Today, leading companies build digital models of their end-to-end supply chain to help them evaluate the financial and service impact of different types of disruptions, and these models help them quantify and prioritize the risks that are worth mitigation investment. These models also serve another valuable purpose, and that is to enable more rapid reaction to those events for which you cannot plan or mitigate.
Reactive resilience means that your company has the ability to respond quickly and comprehensively in the event of a disruption. This requires integration of disparate data sources to allow visibility into the daily operations, and the ability to quickly access that data to model and test alternative network strategies and identify the action plan that will best achieve the supply chain objectives.
Reaction and mitigation are both enabled by access to detailed and up-to-date digital models of the end-to-end supply chain. This capability often is referred to as supply chain design. Whether you are proactively designing robustness into the network to prevent against key disruptions, or reactively designing alternative strategies due to an unplanned event, supply chain design needs to become a core competency to achieve supply chain resilience.
People, Process and Technology
No matter the quality and processing power of a company’s IT system, as supply chain disruptions and are often unexpected and random, resilience will never be achieved without the active participation of people to assess the situation, analyze the options, and ultimately decide upon and implement an appropriate response.
This means that resilience is a competency only achieved when you have properly trained the people, organized the processes, and tuned the technology.
Resilient companies often have in place “supply chain design centers of excellence,” staffed by a cross section of business functions to serve as a shared service center supporting the global business. These teams are responsible for building and maintaining the end-to-end supply chain modeling capabilities, defining the business processes used to respond to key challenges, and continuously improving the skills through active training programs.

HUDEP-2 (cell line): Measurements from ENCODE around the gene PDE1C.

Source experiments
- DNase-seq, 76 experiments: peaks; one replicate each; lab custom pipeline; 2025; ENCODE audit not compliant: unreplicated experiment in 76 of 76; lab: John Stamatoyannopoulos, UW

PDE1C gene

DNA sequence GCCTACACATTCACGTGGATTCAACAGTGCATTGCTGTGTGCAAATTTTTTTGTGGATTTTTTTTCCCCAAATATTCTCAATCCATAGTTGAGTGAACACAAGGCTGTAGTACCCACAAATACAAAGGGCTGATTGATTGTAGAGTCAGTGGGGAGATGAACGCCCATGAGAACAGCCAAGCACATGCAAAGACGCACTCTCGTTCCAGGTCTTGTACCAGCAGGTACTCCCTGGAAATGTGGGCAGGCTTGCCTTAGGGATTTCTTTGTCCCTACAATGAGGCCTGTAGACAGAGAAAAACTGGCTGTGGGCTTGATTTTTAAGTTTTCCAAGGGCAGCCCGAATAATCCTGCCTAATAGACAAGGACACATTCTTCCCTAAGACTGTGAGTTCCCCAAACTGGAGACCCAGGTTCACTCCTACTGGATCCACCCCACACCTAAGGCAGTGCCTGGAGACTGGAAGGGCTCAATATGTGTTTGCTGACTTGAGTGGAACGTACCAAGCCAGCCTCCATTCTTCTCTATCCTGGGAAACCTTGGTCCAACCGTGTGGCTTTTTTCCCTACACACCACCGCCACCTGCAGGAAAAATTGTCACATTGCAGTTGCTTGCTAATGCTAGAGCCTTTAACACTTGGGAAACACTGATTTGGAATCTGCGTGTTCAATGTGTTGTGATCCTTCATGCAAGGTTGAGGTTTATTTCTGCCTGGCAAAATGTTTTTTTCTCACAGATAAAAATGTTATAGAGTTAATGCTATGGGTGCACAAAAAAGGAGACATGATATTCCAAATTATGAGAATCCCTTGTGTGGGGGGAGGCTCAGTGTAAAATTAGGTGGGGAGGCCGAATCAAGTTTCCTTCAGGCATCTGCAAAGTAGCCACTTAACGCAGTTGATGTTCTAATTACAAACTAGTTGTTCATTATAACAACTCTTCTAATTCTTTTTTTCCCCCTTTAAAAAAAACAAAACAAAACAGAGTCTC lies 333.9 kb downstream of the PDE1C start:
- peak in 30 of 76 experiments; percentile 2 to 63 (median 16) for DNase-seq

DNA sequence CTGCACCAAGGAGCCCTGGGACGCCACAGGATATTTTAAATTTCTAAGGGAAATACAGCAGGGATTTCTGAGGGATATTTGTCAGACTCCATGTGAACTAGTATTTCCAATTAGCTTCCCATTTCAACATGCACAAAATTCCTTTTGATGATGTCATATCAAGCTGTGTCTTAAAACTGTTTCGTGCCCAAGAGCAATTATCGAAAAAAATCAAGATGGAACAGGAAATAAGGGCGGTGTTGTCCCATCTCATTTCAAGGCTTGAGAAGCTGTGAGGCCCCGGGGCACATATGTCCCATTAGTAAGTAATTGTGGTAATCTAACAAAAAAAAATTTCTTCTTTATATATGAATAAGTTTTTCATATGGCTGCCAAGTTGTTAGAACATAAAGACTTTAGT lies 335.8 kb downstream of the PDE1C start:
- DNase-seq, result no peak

Centers of excellence become the catalyst for integrating people, process and technology into sustainable business function, enabling supply chain design, and they become the go-to resource to proactively mitigate where possible and reactively manage the company through unplanned adversity.
Ultimately, resilient companies are able to both mitigate and react to ever-changing market conditions, and they have put in place the people, processes and technology to make resilience a sustainable business model.
Toby Brzoznowski is the co-founder and executive vice president of LLamasoft. Over the last decade, he has helped bring supply chain design into the corporate mainstream as a key business process and competitive weapon, and has positioned LLamasoft as the leading global supply chain design technology provider. Brzoznowski is a frequent presenter and panelist at supply chain and logistics leadership forums, has been named a SDCE “Pro to Know,” and has authored dozens of articles on the growing importance of supply chain design as a key competitive weapon.